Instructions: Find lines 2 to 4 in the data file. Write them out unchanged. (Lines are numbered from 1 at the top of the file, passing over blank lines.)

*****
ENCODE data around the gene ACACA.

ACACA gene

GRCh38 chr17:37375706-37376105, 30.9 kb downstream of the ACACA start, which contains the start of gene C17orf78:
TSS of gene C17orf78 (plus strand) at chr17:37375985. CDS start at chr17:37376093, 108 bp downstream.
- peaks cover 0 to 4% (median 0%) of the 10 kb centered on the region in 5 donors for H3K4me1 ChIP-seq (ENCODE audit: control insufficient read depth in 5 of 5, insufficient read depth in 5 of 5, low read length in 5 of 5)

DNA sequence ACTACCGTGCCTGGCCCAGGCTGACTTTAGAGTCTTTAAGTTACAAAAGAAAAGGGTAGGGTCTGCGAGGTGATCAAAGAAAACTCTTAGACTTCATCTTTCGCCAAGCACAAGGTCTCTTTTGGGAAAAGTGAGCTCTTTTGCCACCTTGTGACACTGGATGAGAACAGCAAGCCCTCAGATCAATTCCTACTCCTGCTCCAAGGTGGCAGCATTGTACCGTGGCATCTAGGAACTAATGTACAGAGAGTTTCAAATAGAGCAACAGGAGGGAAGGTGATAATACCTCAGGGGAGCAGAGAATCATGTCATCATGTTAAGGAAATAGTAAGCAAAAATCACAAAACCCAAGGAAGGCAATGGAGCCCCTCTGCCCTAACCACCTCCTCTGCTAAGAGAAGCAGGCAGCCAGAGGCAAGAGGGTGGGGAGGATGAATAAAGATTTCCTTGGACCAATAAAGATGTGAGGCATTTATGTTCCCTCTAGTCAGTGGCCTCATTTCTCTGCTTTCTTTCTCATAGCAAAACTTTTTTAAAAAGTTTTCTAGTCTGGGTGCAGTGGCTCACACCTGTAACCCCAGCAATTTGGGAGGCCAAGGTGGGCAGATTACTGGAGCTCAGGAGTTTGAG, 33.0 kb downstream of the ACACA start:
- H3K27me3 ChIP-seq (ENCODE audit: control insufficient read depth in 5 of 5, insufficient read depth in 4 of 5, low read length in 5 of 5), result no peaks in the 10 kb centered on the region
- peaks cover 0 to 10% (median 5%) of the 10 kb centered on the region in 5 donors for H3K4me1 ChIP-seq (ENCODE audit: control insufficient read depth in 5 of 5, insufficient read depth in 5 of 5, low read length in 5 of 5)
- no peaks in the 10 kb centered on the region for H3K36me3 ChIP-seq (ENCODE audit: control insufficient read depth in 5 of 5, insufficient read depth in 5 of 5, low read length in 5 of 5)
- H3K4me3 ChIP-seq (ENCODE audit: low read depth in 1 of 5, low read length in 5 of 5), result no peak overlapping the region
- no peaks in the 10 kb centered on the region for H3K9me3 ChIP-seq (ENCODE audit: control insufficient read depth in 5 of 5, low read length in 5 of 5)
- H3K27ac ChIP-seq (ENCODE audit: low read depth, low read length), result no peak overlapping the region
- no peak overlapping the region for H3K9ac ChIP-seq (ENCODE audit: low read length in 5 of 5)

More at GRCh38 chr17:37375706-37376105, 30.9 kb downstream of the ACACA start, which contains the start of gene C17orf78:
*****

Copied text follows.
ACACA gene

GRCh38 chr17:37375706-37376105, 30.9 kb downstream of the ACACA start, which contains the start of gene C17orf78:
TSS of gene C17orf78 (plus strand) at chr17:37375985. CDS start at chr17:37376093, 108 bp downstream.